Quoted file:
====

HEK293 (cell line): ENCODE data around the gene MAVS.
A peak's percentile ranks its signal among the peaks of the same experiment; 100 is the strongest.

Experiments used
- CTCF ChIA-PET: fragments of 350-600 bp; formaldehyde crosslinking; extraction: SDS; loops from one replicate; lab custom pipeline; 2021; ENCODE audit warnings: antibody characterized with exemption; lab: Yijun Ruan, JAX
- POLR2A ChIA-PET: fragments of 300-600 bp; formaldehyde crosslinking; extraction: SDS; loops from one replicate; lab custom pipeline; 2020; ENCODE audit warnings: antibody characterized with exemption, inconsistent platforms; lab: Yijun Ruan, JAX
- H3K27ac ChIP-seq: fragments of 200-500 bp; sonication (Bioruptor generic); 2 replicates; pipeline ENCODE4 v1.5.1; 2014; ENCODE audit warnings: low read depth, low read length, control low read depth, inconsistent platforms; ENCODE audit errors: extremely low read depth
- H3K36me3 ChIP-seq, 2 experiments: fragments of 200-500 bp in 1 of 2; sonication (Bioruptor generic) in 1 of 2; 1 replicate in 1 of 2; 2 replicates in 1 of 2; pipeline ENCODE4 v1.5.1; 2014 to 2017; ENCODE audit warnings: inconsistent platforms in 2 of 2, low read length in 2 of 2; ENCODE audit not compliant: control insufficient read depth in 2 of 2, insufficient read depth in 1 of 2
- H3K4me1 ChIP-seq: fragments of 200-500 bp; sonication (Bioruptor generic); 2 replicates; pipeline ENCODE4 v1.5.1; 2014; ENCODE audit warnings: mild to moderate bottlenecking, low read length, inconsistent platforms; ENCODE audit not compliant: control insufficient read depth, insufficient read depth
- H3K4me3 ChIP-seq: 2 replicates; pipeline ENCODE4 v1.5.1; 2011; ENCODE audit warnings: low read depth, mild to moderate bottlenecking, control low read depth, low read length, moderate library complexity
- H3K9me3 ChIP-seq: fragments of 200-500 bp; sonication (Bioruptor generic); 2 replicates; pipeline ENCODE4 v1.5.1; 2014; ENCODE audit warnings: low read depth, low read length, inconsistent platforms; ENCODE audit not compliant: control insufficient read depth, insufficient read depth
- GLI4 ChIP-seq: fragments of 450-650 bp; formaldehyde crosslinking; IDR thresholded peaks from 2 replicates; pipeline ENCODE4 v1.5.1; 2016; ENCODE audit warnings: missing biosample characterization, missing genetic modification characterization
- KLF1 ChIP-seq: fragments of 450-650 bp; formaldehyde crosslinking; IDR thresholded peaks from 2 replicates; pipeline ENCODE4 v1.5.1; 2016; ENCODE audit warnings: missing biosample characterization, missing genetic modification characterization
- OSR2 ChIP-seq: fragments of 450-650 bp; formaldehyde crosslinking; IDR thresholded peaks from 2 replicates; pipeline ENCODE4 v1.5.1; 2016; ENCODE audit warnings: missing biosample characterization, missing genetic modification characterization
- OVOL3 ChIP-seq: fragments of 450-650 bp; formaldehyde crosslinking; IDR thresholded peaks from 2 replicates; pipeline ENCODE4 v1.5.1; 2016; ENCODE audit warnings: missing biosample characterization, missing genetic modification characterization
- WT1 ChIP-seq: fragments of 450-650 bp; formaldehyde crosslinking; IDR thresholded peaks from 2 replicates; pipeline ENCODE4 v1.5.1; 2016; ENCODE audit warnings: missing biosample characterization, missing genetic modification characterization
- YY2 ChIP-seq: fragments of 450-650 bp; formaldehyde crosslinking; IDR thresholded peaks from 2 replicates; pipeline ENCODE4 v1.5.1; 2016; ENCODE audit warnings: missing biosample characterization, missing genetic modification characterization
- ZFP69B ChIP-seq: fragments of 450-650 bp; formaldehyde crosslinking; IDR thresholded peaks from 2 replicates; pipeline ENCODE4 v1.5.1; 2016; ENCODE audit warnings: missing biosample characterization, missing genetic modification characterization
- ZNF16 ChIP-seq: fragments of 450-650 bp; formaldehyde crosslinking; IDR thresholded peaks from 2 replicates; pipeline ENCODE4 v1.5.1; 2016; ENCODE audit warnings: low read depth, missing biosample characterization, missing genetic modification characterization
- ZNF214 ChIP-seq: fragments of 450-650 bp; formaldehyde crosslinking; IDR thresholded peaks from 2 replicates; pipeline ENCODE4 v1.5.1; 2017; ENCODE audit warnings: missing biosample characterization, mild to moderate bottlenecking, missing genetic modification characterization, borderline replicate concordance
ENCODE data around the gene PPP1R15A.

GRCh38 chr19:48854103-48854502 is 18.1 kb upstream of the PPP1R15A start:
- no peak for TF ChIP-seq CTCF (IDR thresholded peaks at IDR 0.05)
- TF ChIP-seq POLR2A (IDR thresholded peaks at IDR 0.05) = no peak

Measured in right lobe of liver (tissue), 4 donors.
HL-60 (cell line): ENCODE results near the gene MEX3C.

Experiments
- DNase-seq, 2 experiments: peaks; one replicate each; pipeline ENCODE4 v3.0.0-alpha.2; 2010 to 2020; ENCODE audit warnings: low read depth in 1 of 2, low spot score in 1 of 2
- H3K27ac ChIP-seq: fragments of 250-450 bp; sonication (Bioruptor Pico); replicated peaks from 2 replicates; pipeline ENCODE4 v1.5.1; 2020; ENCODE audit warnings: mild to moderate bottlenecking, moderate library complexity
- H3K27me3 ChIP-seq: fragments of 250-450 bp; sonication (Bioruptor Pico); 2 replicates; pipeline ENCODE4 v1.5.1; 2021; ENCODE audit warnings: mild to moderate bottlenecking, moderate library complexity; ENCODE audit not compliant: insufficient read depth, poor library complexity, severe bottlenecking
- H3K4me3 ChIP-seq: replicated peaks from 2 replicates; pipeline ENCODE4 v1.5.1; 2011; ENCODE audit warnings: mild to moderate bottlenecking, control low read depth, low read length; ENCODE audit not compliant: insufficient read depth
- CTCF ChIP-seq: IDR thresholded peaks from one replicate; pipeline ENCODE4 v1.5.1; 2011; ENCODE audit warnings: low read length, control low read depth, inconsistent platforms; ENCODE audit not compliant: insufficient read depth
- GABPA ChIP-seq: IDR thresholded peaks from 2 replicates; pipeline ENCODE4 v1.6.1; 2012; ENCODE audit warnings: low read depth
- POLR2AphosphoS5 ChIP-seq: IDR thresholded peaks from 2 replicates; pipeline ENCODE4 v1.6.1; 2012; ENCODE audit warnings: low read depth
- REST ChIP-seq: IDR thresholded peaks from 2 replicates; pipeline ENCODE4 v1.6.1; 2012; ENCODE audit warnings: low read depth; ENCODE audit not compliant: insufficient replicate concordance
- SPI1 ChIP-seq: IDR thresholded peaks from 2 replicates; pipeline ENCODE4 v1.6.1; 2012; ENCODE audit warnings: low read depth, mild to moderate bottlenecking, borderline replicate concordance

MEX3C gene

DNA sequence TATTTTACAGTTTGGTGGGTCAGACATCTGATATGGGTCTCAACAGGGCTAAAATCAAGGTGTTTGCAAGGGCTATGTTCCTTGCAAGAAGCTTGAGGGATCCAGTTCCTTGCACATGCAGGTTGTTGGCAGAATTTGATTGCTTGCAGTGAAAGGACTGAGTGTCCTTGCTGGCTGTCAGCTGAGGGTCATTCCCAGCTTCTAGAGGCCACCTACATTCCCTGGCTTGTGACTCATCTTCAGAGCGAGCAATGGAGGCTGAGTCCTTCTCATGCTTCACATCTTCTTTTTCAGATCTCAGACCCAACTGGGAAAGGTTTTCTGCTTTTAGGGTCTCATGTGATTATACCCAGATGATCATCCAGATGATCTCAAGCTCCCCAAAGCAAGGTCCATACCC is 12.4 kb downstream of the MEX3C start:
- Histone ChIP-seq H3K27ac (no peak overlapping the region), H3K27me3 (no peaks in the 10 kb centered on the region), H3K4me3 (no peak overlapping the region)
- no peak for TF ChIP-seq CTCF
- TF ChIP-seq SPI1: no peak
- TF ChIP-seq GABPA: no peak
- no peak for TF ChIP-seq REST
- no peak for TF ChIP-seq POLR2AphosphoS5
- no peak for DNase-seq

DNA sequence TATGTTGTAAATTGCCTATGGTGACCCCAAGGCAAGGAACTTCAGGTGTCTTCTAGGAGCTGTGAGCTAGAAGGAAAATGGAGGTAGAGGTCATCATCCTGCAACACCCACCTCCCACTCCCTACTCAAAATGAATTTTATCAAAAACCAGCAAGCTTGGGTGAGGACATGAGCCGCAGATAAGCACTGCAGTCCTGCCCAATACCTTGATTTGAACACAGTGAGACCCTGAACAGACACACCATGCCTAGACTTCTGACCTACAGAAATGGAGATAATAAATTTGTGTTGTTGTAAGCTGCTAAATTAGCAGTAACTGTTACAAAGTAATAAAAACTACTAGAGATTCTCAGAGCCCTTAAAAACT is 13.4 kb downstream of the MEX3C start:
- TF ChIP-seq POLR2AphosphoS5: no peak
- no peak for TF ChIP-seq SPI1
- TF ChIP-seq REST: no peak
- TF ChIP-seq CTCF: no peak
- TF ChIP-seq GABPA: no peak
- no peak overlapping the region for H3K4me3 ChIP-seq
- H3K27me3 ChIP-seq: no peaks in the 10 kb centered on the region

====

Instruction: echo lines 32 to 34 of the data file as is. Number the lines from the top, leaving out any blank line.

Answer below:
- GABPA ChIP-seq: IDR thresholded peaks from 2 replicates; pipeline ENCODE4 v1.6.1; 2012; ENCODE audit warnings: low read depth
- POLR2AphosphoS5 ChIP-seq: IDR thresholded peaks from 2 replicates; pipeline ENCODE4 v1.6.1; 2012; ENCODE audit warnings: low read depth
- REST ChIP-seq: IDR thresholded peaks from 2 replicates; pipeline ENCODE4 v1.6.1; 2012; ENCODE audit warnings: low read depth; ENCODE audit not compliant: insufficient replicate concordance